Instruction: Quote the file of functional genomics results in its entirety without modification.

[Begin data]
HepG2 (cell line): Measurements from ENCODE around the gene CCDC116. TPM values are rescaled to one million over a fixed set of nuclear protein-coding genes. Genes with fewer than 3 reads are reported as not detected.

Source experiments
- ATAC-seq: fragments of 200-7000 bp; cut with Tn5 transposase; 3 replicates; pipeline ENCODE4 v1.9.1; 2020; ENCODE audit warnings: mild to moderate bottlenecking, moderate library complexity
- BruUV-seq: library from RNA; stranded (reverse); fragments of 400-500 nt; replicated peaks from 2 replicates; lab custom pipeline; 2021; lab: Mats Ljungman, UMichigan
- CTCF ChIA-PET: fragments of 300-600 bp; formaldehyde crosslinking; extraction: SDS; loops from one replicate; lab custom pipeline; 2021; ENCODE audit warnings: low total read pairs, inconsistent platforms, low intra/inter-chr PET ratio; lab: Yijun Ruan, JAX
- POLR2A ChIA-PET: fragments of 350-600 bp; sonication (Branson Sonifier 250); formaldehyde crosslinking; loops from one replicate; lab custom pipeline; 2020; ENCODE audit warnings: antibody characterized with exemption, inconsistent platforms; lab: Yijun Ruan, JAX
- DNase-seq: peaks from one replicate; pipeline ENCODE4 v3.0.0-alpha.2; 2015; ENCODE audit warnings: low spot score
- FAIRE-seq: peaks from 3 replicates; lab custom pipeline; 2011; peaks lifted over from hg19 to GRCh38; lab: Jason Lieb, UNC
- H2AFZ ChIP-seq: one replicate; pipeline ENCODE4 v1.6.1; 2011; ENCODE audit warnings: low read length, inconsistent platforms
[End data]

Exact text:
HepG2 (cell line): Measurements from ENCODE around the gene CCDC116. TPM values are rescaled to one million over a fixed set of nuclear protein-coding genes. Genes with fewer than 3 reads are reported as not detected.

Source experiments
- ATAC-seq: fragments of 200-7000 bp; cut with Tn5 transposase; 3 replicates; pipeline ENCODE4 v1.9.1; 2020; ENCODE audit warnings: mild to moderate bottlenecking, moderate library complexity
- BruUV-seq: library from RNA; stranded (reverse); fragments of 400-500 nt; replicated peaks from 2 replicates; lab custom pipeline; 2021; lab: Mats Ljungman, UMichigan
- CTCF ChIA-PET: fragments of 300-600 bp; formaldehyde crosslinking; extraction: SDS; loops from one replicate; lab custom pipeline; 2021; ENCODE audit warnings: low total read pairs, inconsistent platforms, low intra/inter-chr PET ratio; lab: Yijun Ruan, JAX
- POLR2A ChIA-PET: fragments of 350-600 bp; sonication (Branson Sonifier 250); formaldehyde crosslinking; loops from one replicate; lab custom pipeline; 2020; ENCODE audit warnings: antibody characterized with exemption, inconsistent platforms; lab: Yijun Ruan, JAX
- DNase-seq: peaks from one replicate; pipeline ENCODE4 v3.0.0-alpha.2; 2015; ENCODE audit warnings: low spot score
- FAIRE-seq: peaks from 3 replicates; lab custom pipeline; 2011; peaks lifted over from hg19 to GRCh38; lab: Jason Lieb, UNC
- H2AFZ ChIP-seq: one replicate; pipeline ENCODE4 v1.6.1; 2011; ENCODE audit warnings: low read length, inconsistent platforms